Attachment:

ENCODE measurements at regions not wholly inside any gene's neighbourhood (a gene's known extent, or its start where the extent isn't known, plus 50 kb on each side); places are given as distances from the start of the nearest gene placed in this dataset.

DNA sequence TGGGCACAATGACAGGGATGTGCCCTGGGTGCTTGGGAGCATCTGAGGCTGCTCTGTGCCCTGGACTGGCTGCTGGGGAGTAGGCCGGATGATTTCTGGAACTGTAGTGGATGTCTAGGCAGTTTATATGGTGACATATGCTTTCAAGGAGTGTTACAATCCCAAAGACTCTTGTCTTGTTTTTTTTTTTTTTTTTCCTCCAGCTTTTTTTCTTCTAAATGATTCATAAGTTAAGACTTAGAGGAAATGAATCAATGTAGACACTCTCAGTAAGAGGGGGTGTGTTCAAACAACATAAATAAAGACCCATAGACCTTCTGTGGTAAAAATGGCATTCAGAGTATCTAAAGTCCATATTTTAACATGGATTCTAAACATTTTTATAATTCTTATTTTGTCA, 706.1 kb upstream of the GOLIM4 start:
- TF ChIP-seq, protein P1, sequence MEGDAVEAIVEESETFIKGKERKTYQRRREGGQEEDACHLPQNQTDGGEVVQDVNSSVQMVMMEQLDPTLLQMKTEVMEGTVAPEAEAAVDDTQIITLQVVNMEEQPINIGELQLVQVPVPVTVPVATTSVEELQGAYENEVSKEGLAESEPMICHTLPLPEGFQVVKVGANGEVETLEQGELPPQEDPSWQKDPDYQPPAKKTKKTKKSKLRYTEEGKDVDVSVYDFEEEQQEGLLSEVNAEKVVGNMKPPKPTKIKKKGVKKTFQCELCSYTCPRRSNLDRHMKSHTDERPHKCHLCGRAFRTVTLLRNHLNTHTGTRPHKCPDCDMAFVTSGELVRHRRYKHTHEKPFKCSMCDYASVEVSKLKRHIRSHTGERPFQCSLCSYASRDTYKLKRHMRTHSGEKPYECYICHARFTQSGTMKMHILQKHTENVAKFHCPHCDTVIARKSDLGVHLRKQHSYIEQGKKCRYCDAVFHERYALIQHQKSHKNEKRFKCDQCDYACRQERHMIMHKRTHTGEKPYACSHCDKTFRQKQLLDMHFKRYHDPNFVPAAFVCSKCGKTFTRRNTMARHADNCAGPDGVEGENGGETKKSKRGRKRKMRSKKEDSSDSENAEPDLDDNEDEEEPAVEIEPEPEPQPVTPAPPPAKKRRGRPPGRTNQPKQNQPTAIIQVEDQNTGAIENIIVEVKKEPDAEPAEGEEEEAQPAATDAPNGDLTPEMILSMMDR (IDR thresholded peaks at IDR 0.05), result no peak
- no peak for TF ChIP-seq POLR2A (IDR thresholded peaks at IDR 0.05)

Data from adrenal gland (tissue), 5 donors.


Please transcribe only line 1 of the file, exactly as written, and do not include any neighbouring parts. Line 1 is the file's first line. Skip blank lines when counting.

ENCODE measurements at regions not wholly inside any gene's neighbourhood (a gene's known extent, or its start where the extent isn't known, plus 50 kb on each side); places are given as distances from the start of the nearest gene placed in this dataset.